An interesting situation arises with newborn nasal trauma. Neonates sometimes present with an asymmetric tip deformity with a flattened tip off to one side with the septum lying in the same direction. The bony dorsum is generally straight. Some feel this is caused by birth trauma while others suggest this is caused by prolonged abnormal intrauterine position. Some surgeons do perform immediate surgical reduction by straightening and relocating the septum while others observe these injuries. Most of these nasal injuries do straighten out with time without any surgical intervention. The injuries that do require reduction are often those with complete dislocations of the septum off the nasal spine. Repositioning of the dislocated segment is usually adequate treatment.
The age-specific growth of the mandible and developing dentition differentiate care of the pediatric mandible fracture from those of adults. Isolated dental and alveolar injuries are common in children. These injuries are rarely accounted for since these injuries are treated in the outpatient setting. The canines and/or incisors are usually avulsed because of their anterior dental location. This is generally considered a dental emergency. Deciduous teeth do not need to be replaced into the socket while secondary teeth should be replaced within one hour. During the period of mixed dentition between the ages of 6 to 12, all teeth should be replaced because it is not known whether a tooth is a secondary tooth. Alveolar fractures should be treated with arch bars placed above or below the tooth roots and patients should be instructed on a soft diet. Some recommend treatment of alveolar fractures longer than the customary period of three weeks of fixation.
For mandibular fractures, intermaxillary fixation should be used cautiously as bony ankylosis and trismus may develop. Adequate immobilization of mandible fractures is often difficult before the age of two because of the lack of deciduous teeth but later growth and remodeling frequently compensates for a less than ideal postinjury alignment. Deciduous teeth have firm roots between the ages of 2 to 5 when arch bars may be placed but during the period of resorption from the ages of 6 to 12, arch bars may need extra support from circummandibular wiring and pyriform aperture suspension. In particular between the ages of 5 through 8, the deciduous molars can be used for immobilization while the anterior teeth are in various stages of replacement. The high osteogenic potential of the pediatric mandible allows nonsurgical management to be successful in an increased proportion of younger patients. This high osteogenic potential allows rapid union within three weeks. Nonunion or fibrous union is almost never seen in pediatric patients. These factors allow for a much greater potential to remodel imperfectly reduced fractures. This is accomplished by alveolar bone growth at the time of eruption of the permanent teeth. Generally younger children with mandible fractures tend to sustain more severe associated injuries compared to adults. Also, children tend to have one fracture of the mandible compared to adults who often have more than one fracture.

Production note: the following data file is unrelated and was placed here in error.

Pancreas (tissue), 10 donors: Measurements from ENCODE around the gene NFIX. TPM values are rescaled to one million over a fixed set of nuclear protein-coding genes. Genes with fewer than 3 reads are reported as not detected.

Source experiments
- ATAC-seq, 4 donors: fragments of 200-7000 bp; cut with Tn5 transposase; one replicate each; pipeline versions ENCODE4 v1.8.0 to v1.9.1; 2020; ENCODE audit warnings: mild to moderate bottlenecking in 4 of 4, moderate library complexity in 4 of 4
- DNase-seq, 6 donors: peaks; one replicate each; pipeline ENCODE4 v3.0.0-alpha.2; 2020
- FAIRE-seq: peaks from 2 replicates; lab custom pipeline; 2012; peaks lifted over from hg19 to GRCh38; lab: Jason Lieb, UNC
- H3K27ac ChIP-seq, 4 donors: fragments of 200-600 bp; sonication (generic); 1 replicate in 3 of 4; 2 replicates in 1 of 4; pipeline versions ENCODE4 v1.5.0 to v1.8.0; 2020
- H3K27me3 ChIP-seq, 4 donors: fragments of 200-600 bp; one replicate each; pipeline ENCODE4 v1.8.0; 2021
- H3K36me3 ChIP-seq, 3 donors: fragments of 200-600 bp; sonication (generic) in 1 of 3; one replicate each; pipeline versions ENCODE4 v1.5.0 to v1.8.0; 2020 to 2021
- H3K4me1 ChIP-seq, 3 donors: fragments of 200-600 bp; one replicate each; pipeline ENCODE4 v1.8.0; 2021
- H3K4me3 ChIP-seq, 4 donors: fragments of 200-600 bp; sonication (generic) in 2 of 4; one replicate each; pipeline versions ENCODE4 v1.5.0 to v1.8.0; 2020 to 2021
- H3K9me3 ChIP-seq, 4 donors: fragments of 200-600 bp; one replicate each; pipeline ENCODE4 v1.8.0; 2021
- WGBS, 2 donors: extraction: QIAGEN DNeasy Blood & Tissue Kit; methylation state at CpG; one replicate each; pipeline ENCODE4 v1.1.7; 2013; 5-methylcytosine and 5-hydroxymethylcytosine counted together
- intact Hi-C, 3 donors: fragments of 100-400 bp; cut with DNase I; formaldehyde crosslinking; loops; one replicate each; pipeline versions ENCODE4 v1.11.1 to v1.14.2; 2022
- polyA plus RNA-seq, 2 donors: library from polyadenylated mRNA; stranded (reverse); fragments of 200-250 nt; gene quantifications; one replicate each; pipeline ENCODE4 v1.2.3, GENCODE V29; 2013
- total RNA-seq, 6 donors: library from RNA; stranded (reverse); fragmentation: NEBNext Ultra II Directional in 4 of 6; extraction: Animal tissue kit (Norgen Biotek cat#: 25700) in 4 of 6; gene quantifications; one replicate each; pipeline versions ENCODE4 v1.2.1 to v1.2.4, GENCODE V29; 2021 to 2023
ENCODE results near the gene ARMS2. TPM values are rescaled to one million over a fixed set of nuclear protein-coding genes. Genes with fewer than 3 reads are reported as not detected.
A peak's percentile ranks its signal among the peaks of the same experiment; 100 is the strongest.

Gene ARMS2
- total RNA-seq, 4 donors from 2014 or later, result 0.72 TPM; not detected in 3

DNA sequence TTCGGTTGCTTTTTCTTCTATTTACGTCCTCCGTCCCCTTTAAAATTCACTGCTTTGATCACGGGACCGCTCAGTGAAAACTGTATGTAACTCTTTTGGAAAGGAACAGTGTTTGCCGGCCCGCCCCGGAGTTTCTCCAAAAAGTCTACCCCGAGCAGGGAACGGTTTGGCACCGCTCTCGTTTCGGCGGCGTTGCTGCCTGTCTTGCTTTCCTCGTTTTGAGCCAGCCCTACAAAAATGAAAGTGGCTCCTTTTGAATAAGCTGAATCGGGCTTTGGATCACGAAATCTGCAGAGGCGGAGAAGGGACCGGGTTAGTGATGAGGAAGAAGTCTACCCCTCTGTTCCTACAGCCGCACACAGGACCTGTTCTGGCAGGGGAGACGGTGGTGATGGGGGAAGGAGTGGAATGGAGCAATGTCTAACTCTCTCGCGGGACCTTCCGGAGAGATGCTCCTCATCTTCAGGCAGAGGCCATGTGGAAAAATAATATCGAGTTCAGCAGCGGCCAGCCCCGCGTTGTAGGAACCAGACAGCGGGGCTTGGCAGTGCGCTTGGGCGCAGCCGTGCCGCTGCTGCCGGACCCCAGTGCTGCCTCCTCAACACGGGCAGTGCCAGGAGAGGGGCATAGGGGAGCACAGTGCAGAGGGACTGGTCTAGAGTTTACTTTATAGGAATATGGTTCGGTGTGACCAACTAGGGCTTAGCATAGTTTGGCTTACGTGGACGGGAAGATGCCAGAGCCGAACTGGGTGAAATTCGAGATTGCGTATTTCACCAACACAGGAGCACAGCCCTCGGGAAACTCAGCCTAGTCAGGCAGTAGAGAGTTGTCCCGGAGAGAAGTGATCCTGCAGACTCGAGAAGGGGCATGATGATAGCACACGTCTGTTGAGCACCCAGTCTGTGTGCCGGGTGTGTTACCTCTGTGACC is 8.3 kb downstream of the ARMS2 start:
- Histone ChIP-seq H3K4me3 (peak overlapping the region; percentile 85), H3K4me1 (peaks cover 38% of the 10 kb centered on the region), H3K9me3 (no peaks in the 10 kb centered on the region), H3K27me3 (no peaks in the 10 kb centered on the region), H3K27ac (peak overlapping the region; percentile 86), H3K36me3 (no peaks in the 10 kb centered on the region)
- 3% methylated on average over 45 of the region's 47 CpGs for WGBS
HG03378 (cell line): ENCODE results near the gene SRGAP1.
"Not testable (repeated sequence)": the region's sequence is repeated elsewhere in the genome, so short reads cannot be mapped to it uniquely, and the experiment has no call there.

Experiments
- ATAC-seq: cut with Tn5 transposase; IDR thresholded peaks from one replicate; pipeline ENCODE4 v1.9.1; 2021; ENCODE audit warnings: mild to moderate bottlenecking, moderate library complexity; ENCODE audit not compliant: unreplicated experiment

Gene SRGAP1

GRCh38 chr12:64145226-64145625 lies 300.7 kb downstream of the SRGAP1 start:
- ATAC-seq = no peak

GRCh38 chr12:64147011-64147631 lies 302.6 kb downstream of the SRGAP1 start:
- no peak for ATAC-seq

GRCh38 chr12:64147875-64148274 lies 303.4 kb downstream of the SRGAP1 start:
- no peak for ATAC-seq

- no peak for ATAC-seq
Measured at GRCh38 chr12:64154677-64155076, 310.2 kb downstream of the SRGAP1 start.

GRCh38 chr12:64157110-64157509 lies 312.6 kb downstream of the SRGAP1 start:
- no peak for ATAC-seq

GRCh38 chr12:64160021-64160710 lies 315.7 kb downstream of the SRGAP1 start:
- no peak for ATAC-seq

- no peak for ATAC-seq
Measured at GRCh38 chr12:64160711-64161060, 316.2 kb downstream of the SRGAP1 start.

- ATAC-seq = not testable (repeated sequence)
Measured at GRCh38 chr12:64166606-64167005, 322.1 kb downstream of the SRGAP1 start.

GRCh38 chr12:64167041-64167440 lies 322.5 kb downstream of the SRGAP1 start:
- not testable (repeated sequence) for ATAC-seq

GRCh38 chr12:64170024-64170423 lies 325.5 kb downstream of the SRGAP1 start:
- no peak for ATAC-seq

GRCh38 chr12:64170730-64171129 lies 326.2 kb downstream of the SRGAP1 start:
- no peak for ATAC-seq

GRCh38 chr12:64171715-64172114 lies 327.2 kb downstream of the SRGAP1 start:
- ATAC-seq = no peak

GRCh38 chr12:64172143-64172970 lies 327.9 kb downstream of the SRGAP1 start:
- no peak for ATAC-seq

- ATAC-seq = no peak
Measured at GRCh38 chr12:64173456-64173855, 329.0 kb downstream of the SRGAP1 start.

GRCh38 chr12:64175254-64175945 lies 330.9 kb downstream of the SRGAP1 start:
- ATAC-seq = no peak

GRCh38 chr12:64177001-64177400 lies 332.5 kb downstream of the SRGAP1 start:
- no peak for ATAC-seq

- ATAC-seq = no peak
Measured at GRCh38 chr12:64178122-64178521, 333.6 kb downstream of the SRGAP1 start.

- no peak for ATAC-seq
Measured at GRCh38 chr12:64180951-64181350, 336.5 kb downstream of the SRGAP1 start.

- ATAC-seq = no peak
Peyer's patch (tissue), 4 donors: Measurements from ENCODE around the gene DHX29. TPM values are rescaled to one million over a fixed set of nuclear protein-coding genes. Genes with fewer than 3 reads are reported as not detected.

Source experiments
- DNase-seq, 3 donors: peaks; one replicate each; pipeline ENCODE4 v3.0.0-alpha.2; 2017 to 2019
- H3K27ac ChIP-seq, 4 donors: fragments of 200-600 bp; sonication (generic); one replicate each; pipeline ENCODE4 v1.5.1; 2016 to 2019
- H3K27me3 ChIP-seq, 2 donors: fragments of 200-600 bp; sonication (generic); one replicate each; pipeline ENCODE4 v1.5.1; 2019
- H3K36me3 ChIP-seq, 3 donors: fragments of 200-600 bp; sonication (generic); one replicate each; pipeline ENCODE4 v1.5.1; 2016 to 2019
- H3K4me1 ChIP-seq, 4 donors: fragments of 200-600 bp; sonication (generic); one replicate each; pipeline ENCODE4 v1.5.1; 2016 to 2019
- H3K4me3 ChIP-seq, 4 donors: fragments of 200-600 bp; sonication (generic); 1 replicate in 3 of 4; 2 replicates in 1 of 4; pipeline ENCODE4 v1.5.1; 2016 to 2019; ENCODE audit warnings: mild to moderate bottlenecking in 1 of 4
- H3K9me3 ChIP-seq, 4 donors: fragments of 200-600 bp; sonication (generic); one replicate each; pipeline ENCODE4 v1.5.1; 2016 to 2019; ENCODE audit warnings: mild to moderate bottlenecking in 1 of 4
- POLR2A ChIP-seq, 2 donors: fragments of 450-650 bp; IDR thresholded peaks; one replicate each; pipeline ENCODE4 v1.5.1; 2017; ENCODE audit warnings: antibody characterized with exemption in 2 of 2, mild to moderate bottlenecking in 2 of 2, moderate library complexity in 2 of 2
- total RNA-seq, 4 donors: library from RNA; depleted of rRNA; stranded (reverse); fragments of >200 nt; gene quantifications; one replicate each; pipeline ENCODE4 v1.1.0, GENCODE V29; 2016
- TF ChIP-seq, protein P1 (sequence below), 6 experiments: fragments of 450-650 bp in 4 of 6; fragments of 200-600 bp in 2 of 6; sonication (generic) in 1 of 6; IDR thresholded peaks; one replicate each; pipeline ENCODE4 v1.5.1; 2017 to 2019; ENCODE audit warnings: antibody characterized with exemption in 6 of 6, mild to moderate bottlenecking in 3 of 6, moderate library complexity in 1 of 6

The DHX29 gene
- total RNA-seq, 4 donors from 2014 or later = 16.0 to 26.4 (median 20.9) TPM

Physical exam of the mandible should evaluate the mandibular range of motion, open bite or occlusal deformity and any other associated injuries. Generally the condyle is the site most commonly injured in pediatric mandible fractures due to the large amount of medullary bone surrounded a thin rim of cortex. The three types of condylar fractures include intracapsular crush fractures of the condylar head and high condylar fractures through the neck above the sigmoid notch. The third type, which is the most common is a lower subcondylar fracture associated with a greenstick fracture. Treatment of these injuries is usually with a soft diet. Those with open bites or limitation of mandibular motion should be treated with 3 weeks of immobilization followed by guiding elastics which results in normal function. It is important to note that the incidence of growth disturbance is most influenced by the type of condylar fracture. For crushing intracapsular fractures which are often suffered in early childhood, these injuries usually result in more growth disturbances than the greenstick fractures suffered in older children.